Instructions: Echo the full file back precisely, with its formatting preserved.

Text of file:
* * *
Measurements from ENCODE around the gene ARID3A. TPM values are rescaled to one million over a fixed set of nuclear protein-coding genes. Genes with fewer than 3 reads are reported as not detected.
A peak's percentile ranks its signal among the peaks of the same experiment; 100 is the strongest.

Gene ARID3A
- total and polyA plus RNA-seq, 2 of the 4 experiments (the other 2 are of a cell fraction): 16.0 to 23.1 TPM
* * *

Measurements from ENCODE around the gene ARID3A. TPM values are rescaled to one million over a fixed set of nuclear protein-coding genes. Genes with fewer than 3 reads are reported as not detected.
A peak's percentile ranks its signal among the peaks of the same experiment; 100 is the strongest.

Gene ARID3A
- total and polyA plus RNA-seq, 2 of the 4 experiments (the other 2 are of a cell fraction): 16.0 to 23.1 TPM